One of the exciting processes in Salem planning involves the West Salem Neighborhood Plan and the intersection of Orchard Heights and Doaks Ferry.
The map here (full version here) shows in purple some of the envisioned mixed-use zones for the area. There's also hope to put in some schools on the northeast corner.
Not actually in purple, but the first parcel to be in play, is the Bone property.
The Bone estate is on the northwest corner. The city is currently working on a new zoning designation, the Neighborhood Center Mixed-Use (NCMU) Zone, which it hopes to apply to this parcel. The Code Concepts draft describes it:
In the spring of 2008, the City of Salem initiated a planning project to implement the adopted West Salem Neighborhood Plan (Plan) recommendation to create and apply a new Mixed-Use Neighborhood Center zone district. Although planned for initial use in West Salem, the new zone would be available for use elsewhere in the City in the future.The key values the code seeks to instantiate are
Sense of placeMore specifcially, the proposed code treats connectivity and
Compact urban form
Connectivity with surrounding neighborhoods
Accommodation of the automobile
calls for Mixed-Use Neighborhood Centers to have pedestrian orientation, transit accessibility, and connectivity with surrounding neighborhoods, as well a providing [sic] for auto use. Local street connections and a good system of pedestrian pathways will be important in any neighborhood center. On the Bone Estate property, establishing the required street connectivity would include an amendment to the City’s Transportation System Plan to show the proposed required new street connections.
The city is taking the draft code and code concepts out to three community meetings:
March 29, 2010:
West Salem High School (Commons)
1776 Titan Drive NW
Salem, Oregon 97304
6:00 p.m. to 8:00 p.m.
April 5, 2010:
Leslie Middle School (Commons)
3550 Pringle Creek Road SE
Salem, Oregon 97302
6:00 p.m. to 8:00 p.m.
April 6, 2010:
Swegle Elementary (Cafeteria)
4485 Market Street NE
Salem, Oregon 97301
6:00 p.m. to 8:00 p.m.
The current draft of the code is here. As written the code contains a loose designation of a "pedestrian street" as "routes designated in the Neighborhood Center Master Plan which provide direct access to key pedestrian attractors (e.g., nearby schools, transit, retail areas)." Later it calls for a circulation plan and defines the pedestrian streets:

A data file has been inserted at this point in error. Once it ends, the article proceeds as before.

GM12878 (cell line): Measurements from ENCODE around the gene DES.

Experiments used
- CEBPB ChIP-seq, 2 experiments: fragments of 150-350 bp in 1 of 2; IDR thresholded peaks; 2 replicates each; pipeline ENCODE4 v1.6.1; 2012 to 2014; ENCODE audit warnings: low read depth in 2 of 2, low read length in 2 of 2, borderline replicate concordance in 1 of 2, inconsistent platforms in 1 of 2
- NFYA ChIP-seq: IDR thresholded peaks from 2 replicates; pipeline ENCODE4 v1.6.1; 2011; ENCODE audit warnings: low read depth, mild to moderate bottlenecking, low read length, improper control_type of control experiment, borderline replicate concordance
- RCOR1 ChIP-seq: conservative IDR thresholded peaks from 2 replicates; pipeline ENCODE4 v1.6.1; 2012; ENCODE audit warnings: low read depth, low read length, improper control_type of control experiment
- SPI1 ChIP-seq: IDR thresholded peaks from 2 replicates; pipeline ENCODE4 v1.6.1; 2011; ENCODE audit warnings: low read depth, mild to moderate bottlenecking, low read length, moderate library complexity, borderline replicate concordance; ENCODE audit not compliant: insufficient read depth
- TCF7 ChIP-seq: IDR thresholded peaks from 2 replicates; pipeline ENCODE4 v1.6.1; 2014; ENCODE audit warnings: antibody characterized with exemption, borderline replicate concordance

The Neighborhood Center Master Plan shall include a traffic circulation plan for pedestrian, bicycle, and vehicular movement within and through the site...the emphasis of the circulation plan shall be on pedestrian mobility and accessibility and shall demonstrate an effective and convenient system of pedestrian pathways leading into, and within the neighborhood center....Parking "shall be provided in the NCMU zone pursuant to SRC Chapter 133."
Pedestrian streets shall be designed to encourage interaction among residents of the development and adjoining neighborhoods. Minimum sidewalk widths of eight (8) feet are required unless otherwise approved in the neighborhood Center Master Plan. Pedestrian amenities are integral elements of the enhanced streetscape design. Amenities such as public plazas, sitting areas, covered walkways, public art, pedestrian scaled lighting, and significant water features (e.g., creek and fountain) shall be incorporated within the streetscape and shall be proportionately scaled to the surrounding walkways, landscaping and buildings. Along all streets, pedestrian scale lighting shall be provided. (p. 23 of January 11, 2010 Public Review Draft - NCMU)
The NCMU code looks promising, but 8-foot sidewalks aren't that much bigger than the current 5-foot minimum! The provisions for bicycles are even more slender, and based on an initial reading, it appears that there's room to enhance the multi-modality of the NCMU even more!
For example, as we saw in the analysis of the Chemeketa Center for Business and Industry building and bike parking, SRC 133 currently provides for inadequate bike parking. The NCMU is a great place for bike corrals! Even without corrals, there should be much more bike parking that SRC would require.
As for the streetscape, there is nothing about bicycle boulevards or other engineering that would make the streets more bike-friendly. Indeed, the connectivity enhancements appear to be largely cosmetic and not substantive.
As we learn more about the NCMU, we'll revisit this in more detail. Stay tuned!